Movies are the quintessential art form of our time, and like all art, they spark controversy, provide a venue for self-reflection, and greatly influence our culture.
All this means they're worth discussing, whether they're flops or works of pure genius. Congratulations for contributing your valuable opinion to the discussion.
If the movie has a lot of main characters, should I write about all of them? You would want to mention the ones that you think are the most important to the plot. Also, don't give a full detail about their role in the movie--just a sneak peak.
Not Helpful 32 Helpful Think of a conclusion that sums up all of the different parts of the movie so that you can decide which things are good, which things are bad and how good the movie is in general. Take notes during the first viewing and, if you are analyzing a movie that is available on DVD, be ready with your remote control to pause and rewind. Critically engage the movie so that you can effectively produce a strong essay.
Focus on a single thematic concept related to the film. Ideas for essays taking this route could include an analysis of how the film is photographed, how the movie relates a historical event in a dramatic way without compromising the facts or how a single sequence within the film relates to larger cinematic concepts, like overlapping dialogue or the utilization of dramatic irony.
Introduce the film and its major participants, such as the actors and director. Include the name of another technician on the film if your analysis will be focusing on that aspect. Provide a brief overview of the story, but avoid the temptation to pad your word count by writing what amounts to a synopsis of the story rather than analysis.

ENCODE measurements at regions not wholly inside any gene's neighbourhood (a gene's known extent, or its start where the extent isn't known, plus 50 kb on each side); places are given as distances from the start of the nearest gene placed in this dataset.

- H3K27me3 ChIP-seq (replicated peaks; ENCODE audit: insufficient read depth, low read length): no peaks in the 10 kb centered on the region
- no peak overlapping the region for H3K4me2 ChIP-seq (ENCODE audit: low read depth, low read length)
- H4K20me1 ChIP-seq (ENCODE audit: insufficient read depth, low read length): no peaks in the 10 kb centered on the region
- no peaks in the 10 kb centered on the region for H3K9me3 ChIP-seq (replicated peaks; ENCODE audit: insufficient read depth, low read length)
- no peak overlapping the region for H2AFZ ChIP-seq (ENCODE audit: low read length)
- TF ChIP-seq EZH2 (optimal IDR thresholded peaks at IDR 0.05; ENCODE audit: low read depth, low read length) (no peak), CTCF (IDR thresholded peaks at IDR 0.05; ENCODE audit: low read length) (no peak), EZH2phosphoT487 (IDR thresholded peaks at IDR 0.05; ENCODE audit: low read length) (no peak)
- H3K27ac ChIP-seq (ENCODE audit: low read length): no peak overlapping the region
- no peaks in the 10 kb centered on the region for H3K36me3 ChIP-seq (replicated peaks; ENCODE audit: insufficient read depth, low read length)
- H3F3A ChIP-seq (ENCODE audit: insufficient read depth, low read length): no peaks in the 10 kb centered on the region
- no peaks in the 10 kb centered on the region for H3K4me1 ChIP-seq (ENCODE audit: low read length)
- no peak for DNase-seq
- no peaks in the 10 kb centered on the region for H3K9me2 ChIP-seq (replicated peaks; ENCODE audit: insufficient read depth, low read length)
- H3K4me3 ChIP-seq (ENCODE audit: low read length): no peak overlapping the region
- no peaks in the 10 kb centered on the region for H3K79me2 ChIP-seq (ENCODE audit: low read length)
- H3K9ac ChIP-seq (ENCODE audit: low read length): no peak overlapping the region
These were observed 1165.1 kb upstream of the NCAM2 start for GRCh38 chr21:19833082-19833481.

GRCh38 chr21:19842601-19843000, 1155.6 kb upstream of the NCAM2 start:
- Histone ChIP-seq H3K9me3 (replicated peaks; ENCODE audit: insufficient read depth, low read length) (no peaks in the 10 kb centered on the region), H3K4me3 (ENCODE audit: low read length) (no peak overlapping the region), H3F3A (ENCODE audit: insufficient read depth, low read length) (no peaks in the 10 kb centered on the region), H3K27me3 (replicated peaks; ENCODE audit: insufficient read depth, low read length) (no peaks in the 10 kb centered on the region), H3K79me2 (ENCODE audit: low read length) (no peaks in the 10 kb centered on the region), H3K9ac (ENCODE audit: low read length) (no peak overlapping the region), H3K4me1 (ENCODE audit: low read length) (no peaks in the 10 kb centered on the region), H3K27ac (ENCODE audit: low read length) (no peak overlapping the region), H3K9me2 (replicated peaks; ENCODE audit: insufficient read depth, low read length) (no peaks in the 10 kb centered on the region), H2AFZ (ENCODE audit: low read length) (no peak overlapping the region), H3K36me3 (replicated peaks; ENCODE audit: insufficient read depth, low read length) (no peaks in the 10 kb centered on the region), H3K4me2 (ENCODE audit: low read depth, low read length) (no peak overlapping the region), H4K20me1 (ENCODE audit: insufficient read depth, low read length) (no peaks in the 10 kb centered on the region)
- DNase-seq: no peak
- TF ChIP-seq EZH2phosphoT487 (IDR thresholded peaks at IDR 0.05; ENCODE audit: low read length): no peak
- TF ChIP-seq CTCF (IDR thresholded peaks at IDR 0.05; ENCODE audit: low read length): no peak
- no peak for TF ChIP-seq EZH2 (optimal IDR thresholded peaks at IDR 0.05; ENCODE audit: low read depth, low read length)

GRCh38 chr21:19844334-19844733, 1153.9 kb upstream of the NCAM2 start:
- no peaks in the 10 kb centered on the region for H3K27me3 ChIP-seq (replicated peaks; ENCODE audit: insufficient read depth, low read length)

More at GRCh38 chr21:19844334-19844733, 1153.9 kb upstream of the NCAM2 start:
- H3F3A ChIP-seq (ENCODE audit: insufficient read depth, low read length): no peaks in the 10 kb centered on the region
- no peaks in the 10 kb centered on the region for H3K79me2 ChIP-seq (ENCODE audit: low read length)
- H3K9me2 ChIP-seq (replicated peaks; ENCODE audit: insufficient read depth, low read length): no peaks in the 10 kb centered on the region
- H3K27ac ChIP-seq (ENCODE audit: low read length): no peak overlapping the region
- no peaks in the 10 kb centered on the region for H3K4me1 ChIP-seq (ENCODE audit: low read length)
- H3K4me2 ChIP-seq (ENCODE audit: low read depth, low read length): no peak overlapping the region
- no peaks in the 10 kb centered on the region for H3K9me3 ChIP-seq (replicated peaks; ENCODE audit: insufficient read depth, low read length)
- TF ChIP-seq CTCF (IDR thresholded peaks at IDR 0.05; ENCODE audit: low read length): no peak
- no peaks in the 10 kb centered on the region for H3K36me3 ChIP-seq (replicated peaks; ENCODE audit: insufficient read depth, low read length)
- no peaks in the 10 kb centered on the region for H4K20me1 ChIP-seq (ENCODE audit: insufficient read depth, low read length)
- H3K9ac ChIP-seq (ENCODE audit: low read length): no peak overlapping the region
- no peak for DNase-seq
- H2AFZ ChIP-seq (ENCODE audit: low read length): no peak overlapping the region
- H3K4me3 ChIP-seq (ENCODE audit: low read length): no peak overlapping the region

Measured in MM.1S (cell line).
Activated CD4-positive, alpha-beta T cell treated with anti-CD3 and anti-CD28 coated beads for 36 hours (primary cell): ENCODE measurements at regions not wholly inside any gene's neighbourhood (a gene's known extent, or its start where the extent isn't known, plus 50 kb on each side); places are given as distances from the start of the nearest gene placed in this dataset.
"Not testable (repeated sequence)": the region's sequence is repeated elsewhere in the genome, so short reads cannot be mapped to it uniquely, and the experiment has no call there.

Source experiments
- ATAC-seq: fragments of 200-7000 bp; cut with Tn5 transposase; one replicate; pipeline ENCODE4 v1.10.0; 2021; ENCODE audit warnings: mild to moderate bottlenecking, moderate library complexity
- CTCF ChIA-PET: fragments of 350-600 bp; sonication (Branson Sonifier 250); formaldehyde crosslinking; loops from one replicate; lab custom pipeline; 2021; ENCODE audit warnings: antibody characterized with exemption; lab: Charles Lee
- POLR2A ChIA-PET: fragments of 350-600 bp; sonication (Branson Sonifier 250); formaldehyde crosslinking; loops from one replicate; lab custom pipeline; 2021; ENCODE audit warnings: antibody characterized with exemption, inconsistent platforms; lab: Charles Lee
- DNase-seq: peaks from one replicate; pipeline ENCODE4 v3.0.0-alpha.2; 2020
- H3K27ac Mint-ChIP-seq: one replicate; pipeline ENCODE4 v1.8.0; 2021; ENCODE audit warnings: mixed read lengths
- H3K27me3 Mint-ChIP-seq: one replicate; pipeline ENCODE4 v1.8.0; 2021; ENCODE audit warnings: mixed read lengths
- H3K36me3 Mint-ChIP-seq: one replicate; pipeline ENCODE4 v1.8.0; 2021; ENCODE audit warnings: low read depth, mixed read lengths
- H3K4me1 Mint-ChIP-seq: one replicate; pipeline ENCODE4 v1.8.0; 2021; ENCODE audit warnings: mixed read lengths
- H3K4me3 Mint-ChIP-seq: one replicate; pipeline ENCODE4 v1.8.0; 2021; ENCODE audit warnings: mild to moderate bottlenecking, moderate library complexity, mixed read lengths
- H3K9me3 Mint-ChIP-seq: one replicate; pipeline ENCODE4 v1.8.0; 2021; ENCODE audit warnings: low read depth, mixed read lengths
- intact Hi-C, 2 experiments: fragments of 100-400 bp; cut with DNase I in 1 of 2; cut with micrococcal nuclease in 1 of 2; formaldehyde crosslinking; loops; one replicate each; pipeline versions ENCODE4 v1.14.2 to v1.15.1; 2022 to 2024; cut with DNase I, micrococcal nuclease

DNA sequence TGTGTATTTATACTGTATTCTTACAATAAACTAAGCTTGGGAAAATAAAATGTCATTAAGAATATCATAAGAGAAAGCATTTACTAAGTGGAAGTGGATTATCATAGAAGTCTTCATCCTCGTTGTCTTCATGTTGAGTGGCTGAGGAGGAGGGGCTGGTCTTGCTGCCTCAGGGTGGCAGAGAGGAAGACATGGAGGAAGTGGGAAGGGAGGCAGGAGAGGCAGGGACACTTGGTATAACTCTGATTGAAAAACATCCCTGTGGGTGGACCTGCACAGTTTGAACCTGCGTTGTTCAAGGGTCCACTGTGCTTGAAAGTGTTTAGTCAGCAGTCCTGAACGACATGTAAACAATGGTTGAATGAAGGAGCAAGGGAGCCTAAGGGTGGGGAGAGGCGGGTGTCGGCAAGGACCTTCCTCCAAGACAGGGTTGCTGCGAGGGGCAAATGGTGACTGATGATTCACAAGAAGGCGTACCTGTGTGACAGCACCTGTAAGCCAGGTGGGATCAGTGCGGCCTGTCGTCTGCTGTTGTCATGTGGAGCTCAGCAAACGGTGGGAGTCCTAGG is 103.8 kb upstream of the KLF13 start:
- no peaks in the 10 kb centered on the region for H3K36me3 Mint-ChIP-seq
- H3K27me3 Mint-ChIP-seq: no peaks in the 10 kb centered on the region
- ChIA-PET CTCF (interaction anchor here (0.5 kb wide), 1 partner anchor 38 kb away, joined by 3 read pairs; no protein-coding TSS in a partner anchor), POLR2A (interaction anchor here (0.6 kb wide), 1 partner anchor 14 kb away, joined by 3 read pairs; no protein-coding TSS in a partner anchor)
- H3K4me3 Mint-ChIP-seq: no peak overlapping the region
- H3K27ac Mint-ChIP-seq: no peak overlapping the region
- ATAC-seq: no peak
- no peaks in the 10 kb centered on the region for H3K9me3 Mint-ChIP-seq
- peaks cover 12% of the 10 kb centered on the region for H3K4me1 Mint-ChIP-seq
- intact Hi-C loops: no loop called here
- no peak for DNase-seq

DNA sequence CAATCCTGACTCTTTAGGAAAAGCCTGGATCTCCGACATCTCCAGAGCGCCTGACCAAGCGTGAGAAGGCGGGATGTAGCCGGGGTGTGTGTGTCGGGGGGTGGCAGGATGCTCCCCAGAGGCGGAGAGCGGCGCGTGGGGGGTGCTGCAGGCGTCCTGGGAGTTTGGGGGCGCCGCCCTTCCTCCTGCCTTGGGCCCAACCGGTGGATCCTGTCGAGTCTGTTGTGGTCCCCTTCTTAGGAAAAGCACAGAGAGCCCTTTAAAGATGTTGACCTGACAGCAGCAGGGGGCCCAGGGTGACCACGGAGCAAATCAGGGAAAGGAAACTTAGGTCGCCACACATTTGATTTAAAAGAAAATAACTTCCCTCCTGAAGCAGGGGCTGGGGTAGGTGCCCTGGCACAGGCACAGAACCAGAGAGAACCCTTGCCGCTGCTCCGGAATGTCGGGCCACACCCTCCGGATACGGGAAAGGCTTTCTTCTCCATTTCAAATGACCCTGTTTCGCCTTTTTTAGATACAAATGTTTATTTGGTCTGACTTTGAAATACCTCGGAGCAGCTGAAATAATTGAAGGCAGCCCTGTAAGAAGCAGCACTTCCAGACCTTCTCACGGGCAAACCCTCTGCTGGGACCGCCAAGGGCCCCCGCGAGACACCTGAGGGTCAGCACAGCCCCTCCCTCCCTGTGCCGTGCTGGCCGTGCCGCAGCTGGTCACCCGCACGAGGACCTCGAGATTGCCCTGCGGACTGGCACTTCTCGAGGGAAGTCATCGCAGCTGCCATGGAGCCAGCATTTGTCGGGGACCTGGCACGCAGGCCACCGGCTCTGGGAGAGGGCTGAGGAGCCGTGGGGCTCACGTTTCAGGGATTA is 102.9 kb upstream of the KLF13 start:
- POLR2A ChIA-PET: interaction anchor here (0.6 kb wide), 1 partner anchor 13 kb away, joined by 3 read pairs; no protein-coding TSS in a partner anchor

Reveal plots twists or the ending of the film only if they relate directly to your analysis. Write your film analysis with the movie at hand if this is possible. Write next to a television and DVD player if applicable. Stay inside the theater for the second or third showing with your notepad ready if this is possible.
Familiarize yourself with technical jargon related to the art of filmmaking. Learn the difference between a cut and a dissolve.
The structure of a movie review follows the basic steps of the introduction, the body (analysis), the recommendation and the movie review conclusion. A movie review writing guide gives the writer instructions on how to write a movie review. The movie review structure is as follows.
Film Review Samples Reviewing films can seem fun, but it actually takes discipline to explain all the elements of a film and to express your opinion succinctly. Check out our film review samples to gain a better understanding of how to write one yourself.
Here's a sample of an essay which reviews a film. It was written by Adrienne who took this class several years ago. Dances With Wolves Essay. Writing a film analysis essay is an assignment that is less likely to terrorize those who fear the idea of writing an essay, because it allows them to write about something most people enjoy. Film analysis is not the same thing as writing a movie review, which involves passively watching a movie. An.
Film Review Essay Psych Film Review. File Review Angelic Battle Psych April 13, Dr. Sherri McClurg Film Review Autism is a very critical disorder for children and adults. How to Write a Movie Review and Where to Get Help access_time March 28, The first thing you do after watching a movie is to go online and write a comment about it.